Ras al Khaimah is definitely one of my favourite Emirates, being slighlty busier than Fujairah, it still manages to keep its small town charme. R.A.K. is filled with an incredibly interesting history and Al Jazirat Al Hamra, the Ras Al Khaimah ghost town is one of the most historical places in the United Arab Emirates. This abandoned village is filled with beauty, rich in history and it shows the life of the Al Zaabi tribe before the discovery of oil.
Al Jazirat Al Hamra means literally translated the red island. The village was created in the 14th century and ruled by the Za’ab tribe which is now known as the Al Zaabi family. The inhabitants mainly depended on pearl diving, which was the main industry of the United Arab Emirates with over 80000 males working as pearl divers in 1917. In 1930 Japan started their cultured pearl industry causing the pearl diving industry in the U.A.E. to decline. This resulted in a horrible crisis with many men searching for work abroad and others starving. In the 1950’s everything changed with the discovery of oil. With the new found opportunities the government of Abu Dhabi offered the inhabitants of Jazirat Al Hambra a better future in Abu Dhabi, so people left behind their houses for a new life at the other end of the United Arab Emirates.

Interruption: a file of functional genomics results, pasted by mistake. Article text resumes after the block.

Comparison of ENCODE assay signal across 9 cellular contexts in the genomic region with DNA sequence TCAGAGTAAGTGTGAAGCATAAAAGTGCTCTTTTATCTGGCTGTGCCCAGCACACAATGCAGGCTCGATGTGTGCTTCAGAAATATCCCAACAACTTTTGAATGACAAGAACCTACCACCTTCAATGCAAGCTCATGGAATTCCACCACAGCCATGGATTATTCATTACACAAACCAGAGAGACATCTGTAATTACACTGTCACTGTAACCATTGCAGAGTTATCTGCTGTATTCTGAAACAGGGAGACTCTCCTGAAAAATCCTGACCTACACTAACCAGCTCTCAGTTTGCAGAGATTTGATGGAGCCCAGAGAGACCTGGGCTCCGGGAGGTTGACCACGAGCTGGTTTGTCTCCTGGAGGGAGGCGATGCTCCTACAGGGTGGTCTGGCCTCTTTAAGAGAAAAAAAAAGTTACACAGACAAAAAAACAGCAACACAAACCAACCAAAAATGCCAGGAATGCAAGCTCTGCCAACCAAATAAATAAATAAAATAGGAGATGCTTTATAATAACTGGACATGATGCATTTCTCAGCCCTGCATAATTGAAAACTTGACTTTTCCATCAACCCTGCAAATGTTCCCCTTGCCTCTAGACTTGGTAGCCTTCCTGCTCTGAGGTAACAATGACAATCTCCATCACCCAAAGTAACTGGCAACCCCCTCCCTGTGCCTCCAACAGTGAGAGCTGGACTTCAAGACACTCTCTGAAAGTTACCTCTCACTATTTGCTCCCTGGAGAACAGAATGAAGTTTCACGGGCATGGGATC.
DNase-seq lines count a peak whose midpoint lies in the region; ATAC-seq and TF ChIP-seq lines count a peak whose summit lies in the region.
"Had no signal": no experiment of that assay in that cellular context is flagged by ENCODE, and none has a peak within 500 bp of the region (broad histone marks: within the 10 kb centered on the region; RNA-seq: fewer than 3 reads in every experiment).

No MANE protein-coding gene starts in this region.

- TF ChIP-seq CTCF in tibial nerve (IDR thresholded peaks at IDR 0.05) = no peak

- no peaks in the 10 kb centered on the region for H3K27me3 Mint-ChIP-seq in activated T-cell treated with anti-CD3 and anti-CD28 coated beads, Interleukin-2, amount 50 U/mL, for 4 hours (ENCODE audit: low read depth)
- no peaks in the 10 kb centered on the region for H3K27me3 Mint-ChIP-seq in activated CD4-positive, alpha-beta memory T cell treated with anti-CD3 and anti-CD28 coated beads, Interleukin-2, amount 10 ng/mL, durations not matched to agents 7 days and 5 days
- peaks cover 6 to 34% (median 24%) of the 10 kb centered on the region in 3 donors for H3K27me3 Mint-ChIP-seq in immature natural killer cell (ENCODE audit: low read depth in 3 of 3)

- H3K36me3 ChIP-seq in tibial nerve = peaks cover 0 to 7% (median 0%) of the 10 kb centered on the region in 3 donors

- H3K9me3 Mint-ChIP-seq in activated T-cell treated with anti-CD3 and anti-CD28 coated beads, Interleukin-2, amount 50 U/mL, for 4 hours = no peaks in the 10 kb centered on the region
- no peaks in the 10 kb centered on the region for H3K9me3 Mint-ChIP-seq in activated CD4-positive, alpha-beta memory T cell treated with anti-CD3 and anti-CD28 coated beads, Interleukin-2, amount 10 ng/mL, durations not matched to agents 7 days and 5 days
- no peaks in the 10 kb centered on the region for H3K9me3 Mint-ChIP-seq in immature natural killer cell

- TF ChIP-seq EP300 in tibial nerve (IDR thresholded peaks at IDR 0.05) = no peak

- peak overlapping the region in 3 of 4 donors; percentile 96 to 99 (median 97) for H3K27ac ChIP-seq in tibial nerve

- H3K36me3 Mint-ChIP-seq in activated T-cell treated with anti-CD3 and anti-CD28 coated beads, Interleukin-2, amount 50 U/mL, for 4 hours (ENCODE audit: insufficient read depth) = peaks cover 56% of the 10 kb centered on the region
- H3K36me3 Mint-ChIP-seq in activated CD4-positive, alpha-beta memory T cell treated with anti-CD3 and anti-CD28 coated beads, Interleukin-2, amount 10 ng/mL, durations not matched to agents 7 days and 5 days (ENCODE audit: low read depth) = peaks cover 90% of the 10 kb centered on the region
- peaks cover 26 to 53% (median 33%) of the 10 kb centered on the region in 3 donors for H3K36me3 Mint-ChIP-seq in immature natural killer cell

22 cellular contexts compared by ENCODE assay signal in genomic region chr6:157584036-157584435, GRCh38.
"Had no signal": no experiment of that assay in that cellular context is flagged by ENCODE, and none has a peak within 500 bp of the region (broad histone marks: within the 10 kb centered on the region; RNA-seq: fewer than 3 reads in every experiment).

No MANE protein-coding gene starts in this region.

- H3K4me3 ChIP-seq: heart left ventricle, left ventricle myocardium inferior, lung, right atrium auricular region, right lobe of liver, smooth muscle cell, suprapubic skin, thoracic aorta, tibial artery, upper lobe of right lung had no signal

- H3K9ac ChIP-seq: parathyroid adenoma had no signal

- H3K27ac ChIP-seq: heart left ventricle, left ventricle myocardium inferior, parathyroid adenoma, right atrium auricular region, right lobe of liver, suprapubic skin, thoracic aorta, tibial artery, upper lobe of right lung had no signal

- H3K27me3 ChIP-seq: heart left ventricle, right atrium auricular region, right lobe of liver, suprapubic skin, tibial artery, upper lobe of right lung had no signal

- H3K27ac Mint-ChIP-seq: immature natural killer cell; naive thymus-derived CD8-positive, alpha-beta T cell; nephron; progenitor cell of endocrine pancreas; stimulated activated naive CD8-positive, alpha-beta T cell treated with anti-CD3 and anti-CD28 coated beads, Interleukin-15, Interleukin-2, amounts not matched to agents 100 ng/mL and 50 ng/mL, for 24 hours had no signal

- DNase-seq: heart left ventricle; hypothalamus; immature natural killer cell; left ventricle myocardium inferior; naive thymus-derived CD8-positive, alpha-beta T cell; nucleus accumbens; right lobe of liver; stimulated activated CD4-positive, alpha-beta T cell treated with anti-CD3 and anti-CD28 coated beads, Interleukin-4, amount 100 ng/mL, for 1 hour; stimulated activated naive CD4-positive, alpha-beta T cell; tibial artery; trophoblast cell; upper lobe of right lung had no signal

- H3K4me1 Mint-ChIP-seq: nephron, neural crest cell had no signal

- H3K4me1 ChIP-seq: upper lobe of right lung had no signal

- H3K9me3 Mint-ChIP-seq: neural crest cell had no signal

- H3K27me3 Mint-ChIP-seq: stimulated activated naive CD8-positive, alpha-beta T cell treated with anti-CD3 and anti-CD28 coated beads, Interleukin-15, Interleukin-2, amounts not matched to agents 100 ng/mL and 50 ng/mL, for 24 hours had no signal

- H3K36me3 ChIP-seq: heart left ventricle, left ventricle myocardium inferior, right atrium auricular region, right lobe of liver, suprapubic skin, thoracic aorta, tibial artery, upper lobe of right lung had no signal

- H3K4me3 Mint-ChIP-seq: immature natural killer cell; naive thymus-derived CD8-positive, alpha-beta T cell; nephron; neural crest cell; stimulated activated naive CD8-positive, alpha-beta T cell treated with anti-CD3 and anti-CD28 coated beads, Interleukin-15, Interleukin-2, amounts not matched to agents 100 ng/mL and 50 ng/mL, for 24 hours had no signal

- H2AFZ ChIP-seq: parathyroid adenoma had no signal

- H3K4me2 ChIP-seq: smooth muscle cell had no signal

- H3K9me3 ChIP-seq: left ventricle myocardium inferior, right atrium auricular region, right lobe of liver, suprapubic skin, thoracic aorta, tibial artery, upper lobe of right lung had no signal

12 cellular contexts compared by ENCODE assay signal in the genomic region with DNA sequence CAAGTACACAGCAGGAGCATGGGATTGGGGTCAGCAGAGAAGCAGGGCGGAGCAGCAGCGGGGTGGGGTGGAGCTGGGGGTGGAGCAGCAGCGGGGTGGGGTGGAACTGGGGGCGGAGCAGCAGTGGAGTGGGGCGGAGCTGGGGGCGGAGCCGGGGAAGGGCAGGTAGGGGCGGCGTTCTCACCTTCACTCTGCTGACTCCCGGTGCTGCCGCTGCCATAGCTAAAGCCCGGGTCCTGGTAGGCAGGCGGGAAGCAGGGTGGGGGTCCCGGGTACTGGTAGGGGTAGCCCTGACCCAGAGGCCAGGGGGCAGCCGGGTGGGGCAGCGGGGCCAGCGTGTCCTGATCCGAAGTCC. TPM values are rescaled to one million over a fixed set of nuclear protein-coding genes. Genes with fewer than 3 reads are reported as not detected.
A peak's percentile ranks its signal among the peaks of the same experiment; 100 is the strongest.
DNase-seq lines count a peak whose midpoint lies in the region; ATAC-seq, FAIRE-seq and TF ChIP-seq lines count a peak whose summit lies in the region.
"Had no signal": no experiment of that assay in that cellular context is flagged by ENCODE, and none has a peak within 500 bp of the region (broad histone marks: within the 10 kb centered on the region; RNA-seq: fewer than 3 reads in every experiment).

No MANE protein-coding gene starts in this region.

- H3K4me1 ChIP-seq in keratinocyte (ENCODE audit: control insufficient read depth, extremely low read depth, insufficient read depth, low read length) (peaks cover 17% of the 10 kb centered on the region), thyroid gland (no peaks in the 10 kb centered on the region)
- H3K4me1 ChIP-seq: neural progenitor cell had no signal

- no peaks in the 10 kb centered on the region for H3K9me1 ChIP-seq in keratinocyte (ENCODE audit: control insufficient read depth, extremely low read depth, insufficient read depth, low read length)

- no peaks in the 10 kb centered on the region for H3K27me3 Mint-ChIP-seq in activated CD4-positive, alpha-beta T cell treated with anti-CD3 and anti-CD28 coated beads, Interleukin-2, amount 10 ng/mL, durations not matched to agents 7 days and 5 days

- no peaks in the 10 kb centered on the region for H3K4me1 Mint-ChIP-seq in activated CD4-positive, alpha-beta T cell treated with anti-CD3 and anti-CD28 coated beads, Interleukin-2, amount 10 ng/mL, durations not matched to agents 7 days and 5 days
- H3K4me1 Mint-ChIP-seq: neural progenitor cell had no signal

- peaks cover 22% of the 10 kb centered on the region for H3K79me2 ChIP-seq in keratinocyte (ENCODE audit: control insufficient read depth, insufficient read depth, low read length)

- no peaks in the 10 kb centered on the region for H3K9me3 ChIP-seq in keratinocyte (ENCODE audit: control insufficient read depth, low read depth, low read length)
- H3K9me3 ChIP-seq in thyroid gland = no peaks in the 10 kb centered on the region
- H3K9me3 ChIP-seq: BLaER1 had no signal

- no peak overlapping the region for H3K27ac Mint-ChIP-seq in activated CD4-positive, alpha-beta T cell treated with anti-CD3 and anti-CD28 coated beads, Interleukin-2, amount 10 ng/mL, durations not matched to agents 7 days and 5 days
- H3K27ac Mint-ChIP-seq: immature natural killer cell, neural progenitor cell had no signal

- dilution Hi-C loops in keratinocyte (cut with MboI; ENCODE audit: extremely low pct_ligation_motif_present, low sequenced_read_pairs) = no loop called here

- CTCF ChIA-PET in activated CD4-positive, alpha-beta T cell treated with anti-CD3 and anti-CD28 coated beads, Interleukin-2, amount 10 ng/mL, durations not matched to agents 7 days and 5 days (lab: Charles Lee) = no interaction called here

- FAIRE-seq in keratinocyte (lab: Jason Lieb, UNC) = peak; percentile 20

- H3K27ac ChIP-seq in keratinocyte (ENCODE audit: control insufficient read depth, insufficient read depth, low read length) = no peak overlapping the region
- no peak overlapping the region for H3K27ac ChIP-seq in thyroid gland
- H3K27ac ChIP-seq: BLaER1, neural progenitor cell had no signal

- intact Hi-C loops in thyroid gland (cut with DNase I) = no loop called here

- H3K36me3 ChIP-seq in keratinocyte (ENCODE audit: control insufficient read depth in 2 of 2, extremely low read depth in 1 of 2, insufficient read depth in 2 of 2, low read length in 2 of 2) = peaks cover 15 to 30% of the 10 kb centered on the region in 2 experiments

Jazirat Al Hamrah today is completely abandoned, with the exception of one labourer camp at the beginning of the village. It is said that at night the djinn take over the village and most people would not dare to enter Al Hamra at night. One of the less horrifying stories is about the tree in the picture above, apparently many, many people have tried to cut down the tree unsuccessfully. The tree next to it and most other trees in the Jazirat Al Hamra have been cut down, but this particular tree can be seen from almost anywhere in the village, even at night. It is said that they have asked mutawwas to help and cut the tree but the djinn in it are too strong.
As you can see in the picture the older houses and walls are built with seashells, corals, stones and sand creating a sandcastle village. It is so interesting to see how beautiful homes were built with such limited sources. The houses were built in a traditional way with all rooms facing the court yard, often with henna plants growing in them. The alleys between the houses are sometimes very narrow, although it is possible to drive through most of Jazirat Al Hamra and explore the ghost town’s hospital, several mosques, beautiful court yards, wooden doors and wind towers.